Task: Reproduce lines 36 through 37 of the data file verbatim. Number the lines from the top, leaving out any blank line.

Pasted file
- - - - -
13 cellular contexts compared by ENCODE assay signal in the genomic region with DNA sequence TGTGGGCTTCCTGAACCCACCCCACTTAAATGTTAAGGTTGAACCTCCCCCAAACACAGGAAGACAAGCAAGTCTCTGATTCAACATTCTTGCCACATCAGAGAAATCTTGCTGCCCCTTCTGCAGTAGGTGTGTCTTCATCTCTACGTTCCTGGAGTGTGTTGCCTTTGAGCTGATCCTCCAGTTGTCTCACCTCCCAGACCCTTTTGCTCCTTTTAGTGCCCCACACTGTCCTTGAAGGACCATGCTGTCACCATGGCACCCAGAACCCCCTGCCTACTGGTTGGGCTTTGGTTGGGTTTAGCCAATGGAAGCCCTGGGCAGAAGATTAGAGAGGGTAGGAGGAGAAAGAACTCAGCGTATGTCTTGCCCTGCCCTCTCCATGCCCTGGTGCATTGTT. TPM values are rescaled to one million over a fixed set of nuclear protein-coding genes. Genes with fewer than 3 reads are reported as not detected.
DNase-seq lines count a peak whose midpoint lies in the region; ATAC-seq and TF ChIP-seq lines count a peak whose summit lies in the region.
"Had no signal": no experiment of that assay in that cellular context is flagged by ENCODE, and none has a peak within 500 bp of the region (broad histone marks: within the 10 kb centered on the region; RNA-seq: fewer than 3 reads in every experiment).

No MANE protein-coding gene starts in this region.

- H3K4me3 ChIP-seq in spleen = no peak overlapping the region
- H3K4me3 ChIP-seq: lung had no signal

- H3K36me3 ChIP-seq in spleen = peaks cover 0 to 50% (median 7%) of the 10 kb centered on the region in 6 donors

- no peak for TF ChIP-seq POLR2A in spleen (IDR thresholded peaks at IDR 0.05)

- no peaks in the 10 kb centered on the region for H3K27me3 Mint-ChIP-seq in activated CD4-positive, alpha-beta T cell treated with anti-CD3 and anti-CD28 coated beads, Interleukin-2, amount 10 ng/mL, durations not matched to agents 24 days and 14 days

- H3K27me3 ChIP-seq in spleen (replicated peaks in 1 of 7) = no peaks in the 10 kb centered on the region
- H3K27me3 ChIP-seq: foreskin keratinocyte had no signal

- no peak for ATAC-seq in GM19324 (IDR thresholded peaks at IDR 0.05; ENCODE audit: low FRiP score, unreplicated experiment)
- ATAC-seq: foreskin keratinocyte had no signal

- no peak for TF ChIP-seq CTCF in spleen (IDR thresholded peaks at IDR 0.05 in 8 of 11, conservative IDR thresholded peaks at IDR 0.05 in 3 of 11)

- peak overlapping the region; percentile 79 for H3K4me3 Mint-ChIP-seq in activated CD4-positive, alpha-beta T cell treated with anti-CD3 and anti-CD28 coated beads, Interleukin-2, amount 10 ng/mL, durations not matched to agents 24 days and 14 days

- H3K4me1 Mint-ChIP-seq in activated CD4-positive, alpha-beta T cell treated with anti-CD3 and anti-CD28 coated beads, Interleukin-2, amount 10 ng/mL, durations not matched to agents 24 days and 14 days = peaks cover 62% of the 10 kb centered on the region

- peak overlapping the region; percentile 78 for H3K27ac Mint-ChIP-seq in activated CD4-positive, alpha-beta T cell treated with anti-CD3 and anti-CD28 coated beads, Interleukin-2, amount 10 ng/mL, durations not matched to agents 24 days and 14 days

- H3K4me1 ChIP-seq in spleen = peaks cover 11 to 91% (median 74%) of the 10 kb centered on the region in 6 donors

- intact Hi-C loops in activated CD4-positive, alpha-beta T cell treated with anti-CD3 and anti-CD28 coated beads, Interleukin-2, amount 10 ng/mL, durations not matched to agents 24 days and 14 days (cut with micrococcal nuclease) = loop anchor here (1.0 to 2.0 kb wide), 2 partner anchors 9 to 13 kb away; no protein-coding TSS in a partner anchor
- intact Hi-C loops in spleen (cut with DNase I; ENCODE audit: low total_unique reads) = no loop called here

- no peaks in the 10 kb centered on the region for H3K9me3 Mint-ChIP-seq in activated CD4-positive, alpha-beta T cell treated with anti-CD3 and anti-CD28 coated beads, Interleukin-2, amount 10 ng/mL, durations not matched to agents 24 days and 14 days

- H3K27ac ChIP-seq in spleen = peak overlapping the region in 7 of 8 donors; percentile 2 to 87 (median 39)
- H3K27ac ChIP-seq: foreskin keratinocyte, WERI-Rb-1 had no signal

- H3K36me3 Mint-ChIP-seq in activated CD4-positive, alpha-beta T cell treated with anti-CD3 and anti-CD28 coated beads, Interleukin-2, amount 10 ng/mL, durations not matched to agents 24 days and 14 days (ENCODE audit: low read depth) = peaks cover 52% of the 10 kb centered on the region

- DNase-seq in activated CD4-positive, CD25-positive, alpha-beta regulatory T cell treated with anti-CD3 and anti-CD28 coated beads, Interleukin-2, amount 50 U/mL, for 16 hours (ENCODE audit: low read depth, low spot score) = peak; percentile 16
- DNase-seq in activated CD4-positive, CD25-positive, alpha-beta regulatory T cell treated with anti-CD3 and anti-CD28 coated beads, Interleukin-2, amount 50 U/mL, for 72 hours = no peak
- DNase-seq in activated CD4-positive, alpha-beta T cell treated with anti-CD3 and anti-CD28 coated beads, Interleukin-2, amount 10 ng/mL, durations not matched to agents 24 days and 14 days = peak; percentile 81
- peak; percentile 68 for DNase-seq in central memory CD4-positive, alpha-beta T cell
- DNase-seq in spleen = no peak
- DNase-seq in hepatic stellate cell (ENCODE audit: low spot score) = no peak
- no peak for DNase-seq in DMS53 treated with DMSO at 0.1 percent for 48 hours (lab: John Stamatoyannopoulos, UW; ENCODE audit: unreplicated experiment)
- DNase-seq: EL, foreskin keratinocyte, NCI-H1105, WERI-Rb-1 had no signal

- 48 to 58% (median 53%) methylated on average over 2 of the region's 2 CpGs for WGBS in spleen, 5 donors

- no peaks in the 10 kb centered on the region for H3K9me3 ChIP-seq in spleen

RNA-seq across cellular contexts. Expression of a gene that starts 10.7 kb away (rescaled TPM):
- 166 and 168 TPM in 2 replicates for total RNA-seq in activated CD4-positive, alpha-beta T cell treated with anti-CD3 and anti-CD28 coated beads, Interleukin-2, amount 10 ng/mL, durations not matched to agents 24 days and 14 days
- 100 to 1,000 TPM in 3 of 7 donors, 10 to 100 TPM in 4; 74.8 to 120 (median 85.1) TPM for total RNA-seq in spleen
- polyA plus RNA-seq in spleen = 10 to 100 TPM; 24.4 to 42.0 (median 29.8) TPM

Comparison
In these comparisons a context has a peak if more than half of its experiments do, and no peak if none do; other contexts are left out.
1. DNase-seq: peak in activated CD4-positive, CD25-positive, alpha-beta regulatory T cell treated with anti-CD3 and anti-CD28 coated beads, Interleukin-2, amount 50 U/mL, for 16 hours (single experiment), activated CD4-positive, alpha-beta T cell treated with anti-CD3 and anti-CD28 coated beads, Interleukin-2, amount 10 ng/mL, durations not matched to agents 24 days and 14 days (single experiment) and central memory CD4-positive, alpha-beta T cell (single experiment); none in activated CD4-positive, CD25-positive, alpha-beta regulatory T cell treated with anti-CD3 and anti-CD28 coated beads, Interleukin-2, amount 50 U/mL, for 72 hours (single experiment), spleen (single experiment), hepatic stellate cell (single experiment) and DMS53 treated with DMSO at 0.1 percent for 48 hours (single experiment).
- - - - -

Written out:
- 166 and 168 TPM in 2 replicates for total RNA-seq in activated CD4-positive, alpha-beta T cell treated with anti-CD3 and anti-CD28 coated beads, Interleukin-2, amount 10 ng/mL, durations not matched to agents 24 days and 14 days
- 100 to 1,000 TPM in 3 of 7 donors, 10 to 100 TPM in 4; 74.8 to 120 (median 85.1) TPM for total RNA-seq in spleen